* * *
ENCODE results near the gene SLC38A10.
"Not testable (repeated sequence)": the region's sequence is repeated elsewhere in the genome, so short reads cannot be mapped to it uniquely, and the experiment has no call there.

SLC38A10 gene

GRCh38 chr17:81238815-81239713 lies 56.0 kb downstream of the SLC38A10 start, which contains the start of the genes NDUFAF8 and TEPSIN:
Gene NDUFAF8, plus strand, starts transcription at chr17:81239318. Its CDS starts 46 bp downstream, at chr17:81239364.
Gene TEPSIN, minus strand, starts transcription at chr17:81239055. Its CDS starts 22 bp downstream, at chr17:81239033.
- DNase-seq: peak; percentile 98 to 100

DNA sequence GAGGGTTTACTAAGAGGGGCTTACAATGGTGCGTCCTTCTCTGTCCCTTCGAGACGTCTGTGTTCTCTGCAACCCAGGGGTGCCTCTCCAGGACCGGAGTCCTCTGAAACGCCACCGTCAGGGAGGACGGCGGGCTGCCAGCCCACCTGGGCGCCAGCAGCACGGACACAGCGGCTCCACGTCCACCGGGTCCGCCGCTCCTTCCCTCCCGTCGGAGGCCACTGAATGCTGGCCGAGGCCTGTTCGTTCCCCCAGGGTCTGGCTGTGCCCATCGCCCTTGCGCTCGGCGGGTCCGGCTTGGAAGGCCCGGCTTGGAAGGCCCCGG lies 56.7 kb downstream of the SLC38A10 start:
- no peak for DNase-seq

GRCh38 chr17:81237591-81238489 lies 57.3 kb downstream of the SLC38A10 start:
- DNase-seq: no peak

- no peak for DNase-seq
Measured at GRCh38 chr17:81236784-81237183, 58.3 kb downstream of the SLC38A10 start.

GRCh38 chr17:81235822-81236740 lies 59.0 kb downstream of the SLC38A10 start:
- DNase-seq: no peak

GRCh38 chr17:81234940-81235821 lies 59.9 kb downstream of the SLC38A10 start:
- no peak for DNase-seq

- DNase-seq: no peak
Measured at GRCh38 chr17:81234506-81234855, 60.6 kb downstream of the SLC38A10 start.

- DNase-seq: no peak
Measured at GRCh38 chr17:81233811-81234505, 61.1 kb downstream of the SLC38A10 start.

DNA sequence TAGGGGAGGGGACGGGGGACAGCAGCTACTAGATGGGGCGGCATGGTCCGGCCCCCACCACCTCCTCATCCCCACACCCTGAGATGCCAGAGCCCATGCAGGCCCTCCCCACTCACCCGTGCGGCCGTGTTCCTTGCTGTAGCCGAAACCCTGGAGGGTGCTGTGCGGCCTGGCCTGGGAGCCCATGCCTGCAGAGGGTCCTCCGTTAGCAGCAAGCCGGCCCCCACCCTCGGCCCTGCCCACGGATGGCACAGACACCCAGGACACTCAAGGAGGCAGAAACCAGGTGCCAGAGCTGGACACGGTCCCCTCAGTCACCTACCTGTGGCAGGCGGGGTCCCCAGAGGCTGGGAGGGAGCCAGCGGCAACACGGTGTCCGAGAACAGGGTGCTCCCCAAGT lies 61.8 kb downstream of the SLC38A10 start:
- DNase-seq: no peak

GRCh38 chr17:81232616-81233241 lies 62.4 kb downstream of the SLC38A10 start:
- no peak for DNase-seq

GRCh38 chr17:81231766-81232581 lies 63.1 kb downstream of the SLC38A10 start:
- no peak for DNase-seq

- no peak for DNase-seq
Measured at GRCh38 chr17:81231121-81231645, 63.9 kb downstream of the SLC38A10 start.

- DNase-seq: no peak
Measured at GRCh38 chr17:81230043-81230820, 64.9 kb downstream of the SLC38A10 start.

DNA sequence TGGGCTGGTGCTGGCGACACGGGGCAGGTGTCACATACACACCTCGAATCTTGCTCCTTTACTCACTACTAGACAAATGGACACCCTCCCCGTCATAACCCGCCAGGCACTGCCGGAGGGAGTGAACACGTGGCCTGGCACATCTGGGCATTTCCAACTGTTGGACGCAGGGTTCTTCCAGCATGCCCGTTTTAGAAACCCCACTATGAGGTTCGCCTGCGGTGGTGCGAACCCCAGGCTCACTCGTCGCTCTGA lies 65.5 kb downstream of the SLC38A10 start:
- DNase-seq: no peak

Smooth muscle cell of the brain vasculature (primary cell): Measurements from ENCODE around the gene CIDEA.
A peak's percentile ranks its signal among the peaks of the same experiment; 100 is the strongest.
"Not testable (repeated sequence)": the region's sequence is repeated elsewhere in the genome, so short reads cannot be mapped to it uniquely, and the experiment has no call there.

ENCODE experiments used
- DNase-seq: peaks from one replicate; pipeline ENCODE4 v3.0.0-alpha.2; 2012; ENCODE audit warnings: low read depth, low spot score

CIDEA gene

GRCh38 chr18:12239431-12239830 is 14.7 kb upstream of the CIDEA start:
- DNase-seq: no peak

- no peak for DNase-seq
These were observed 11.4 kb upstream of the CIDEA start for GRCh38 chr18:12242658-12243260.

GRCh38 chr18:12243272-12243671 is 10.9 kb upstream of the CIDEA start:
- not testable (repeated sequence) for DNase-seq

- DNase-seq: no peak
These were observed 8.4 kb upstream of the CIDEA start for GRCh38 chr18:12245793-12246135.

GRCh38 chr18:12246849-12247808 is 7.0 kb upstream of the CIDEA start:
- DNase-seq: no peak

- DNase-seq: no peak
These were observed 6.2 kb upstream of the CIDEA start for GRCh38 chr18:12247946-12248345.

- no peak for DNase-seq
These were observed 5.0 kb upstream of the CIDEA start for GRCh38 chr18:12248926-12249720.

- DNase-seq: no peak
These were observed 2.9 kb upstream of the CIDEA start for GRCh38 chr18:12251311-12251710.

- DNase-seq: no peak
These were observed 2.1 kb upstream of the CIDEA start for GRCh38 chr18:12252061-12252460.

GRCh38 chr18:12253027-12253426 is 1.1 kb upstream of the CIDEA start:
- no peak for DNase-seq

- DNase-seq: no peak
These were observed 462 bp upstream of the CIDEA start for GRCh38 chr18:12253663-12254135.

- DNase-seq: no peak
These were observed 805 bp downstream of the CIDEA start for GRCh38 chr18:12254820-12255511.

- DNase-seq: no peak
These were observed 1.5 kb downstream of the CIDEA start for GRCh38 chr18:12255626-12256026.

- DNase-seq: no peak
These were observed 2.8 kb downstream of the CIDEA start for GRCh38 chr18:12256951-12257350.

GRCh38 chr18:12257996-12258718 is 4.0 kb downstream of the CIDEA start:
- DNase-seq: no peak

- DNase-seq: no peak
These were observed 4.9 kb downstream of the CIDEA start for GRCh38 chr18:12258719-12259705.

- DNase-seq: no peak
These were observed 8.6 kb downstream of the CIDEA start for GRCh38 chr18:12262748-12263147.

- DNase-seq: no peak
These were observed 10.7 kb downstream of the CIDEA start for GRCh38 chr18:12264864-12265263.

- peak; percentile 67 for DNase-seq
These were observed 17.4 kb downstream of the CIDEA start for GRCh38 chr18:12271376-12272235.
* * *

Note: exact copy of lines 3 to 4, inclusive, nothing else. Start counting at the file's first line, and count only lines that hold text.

SLC38A10 gene

GRCh38 chr17:81238815-81239713 lies 56.0 kb downstream of the SLC38A10 start, which contains the start of the genes NDUFAF8 and TEPSIN: